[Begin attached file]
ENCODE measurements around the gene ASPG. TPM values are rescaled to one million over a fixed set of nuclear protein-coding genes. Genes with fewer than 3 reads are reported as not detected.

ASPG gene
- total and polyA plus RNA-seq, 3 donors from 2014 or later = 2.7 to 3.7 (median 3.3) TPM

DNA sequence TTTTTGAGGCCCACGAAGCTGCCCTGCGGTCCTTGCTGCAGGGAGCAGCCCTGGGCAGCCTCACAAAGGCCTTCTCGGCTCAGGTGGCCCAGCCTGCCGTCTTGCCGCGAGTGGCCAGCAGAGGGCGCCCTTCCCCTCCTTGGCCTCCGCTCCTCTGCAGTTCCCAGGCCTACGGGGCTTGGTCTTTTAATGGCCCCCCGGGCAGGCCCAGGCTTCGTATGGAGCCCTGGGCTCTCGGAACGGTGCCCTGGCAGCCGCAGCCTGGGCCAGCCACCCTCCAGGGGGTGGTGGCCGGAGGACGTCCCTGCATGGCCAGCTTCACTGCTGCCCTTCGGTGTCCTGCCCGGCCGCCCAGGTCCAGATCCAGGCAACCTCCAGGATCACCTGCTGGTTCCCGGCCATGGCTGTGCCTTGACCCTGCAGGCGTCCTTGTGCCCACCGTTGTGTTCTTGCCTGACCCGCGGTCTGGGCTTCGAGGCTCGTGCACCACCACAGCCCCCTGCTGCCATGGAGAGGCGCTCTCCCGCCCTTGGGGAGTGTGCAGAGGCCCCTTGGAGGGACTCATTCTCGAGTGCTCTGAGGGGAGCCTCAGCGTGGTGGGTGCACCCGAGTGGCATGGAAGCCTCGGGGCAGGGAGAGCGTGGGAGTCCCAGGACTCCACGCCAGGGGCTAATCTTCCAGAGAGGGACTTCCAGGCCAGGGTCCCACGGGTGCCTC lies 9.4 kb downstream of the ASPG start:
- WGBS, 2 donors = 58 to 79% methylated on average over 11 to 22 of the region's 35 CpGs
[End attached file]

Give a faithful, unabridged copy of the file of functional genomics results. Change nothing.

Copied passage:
ENCODE measurements around the gene ASPG. TPM values are rescaled to one million over a fixed set of nuclear protein-coding genes. Genes with fewer than 3 reads are reported as not detected.

ASPG gene
- total and polyA plus RNA-seq, 3 donors from 2014 or later = 2.7 to 3.7 (median 3.3) TPM

DNA sequence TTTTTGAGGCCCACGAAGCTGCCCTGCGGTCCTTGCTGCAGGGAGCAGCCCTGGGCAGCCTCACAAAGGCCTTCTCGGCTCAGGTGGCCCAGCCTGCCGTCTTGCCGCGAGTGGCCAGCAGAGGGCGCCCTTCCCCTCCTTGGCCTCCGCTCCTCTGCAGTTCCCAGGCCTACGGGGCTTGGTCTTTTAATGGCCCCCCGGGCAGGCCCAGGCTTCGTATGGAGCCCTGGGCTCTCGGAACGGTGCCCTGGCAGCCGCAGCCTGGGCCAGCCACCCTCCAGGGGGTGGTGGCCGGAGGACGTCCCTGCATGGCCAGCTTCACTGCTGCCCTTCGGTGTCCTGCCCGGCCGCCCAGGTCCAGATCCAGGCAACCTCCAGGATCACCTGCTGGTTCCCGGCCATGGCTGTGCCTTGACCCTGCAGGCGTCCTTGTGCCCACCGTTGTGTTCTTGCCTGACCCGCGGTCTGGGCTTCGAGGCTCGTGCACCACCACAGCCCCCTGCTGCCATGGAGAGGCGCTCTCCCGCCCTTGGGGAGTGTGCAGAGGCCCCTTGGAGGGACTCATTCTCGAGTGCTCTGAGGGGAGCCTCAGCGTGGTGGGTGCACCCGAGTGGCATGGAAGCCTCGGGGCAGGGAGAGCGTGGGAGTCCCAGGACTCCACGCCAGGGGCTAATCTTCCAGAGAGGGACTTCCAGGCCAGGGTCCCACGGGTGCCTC lies 9.4 kb downstream of the ASPG start:
- WGBS, 2 donors = 58 to 79% methylated on average over 11 to 22 of the region's 35 CpGs